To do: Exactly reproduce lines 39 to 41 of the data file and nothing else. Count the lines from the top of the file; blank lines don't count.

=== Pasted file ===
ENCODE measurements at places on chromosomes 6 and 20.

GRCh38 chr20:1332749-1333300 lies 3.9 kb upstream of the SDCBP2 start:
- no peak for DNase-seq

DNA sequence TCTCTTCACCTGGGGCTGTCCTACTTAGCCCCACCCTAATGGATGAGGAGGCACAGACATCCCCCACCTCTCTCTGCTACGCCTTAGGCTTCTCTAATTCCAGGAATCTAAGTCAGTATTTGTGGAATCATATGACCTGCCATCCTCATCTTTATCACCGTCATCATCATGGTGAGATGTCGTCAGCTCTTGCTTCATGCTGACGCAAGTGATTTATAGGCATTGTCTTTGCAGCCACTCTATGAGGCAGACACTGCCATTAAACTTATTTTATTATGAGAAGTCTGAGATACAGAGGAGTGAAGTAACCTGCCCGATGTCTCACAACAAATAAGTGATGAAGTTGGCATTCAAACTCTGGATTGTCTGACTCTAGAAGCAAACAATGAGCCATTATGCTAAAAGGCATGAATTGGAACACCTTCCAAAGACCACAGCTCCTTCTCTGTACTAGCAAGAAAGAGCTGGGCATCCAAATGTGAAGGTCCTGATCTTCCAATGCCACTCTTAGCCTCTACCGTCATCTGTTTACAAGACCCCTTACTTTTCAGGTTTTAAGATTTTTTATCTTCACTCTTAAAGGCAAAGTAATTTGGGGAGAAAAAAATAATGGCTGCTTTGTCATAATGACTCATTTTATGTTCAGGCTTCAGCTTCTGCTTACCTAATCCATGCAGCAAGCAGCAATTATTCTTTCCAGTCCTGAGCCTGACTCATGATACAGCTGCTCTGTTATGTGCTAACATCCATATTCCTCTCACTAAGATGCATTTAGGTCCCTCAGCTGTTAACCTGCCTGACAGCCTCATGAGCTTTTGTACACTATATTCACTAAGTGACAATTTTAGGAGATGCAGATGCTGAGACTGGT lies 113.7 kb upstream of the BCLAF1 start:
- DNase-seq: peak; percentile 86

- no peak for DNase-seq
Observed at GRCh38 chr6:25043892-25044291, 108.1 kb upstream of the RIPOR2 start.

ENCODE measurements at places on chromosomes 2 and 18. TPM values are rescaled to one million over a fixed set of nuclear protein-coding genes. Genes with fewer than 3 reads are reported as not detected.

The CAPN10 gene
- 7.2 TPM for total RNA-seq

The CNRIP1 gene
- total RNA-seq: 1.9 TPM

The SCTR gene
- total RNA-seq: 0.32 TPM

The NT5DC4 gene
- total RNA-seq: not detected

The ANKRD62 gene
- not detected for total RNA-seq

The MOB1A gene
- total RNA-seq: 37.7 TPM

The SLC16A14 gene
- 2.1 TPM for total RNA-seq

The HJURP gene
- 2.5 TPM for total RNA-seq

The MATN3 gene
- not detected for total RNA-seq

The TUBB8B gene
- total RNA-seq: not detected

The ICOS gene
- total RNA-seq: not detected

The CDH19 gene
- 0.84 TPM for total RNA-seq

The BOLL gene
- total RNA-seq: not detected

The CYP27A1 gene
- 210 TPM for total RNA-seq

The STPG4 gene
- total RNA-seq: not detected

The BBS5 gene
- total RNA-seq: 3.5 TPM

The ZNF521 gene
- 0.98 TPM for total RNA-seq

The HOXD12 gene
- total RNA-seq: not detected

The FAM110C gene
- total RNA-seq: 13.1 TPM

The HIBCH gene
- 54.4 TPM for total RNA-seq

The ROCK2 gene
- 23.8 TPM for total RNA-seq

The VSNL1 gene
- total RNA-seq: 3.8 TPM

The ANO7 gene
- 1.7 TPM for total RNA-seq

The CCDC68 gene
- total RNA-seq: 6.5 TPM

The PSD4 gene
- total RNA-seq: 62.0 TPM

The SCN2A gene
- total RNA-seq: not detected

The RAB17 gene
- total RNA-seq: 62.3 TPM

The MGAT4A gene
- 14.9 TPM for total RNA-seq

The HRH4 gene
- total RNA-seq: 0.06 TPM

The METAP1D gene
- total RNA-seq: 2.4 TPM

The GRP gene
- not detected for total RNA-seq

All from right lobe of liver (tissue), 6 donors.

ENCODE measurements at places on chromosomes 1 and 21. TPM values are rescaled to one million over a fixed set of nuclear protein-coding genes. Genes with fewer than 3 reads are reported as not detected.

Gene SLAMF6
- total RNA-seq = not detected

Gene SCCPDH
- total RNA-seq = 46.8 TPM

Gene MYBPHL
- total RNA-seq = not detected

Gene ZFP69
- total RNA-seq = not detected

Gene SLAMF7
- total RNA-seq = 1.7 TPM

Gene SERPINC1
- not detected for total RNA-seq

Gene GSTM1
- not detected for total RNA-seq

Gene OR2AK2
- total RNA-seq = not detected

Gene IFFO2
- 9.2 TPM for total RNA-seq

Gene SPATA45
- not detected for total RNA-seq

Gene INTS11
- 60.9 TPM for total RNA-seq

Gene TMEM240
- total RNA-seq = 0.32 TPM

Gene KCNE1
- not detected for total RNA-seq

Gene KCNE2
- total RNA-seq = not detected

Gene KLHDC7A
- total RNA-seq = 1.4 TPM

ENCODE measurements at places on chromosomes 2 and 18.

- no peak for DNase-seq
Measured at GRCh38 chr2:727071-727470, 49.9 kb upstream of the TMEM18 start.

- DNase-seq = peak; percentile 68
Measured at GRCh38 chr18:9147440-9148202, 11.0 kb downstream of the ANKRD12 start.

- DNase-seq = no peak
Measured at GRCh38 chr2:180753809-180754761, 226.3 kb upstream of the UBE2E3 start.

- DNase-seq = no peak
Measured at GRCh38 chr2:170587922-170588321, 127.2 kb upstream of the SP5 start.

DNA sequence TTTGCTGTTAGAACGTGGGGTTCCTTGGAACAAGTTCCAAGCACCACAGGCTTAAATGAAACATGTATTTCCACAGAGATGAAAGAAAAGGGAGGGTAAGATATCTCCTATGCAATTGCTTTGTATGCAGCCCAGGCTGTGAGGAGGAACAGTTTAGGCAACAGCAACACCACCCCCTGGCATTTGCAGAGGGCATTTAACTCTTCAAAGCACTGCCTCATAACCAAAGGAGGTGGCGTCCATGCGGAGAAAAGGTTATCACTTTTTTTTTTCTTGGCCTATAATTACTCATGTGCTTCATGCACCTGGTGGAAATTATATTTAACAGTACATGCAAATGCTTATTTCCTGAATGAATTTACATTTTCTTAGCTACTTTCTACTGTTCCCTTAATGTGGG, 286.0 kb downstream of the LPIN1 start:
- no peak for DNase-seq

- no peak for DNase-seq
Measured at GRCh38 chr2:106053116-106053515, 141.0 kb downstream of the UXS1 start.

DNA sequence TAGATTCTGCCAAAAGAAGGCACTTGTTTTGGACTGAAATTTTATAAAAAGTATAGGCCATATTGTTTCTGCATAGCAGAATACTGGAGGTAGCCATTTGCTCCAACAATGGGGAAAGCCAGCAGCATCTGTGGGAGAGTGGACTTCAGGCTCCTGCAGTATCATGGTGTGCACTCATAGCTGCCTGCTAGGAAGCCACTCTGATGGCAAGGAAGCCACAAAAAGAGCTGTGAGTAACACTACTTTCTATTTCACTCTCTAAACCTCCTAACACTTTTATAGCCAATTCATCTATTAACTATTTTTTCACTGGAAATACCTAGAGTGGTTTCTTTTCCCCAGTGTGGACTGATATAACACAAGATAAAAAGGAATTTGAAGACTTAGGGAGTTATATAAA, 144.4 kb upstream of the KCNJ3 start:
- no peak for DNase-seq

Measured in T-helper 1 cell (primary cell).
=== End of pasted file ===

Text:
The BBS5 gene
- total RNA-seq: 3.5 TPM

The ZNF521 gene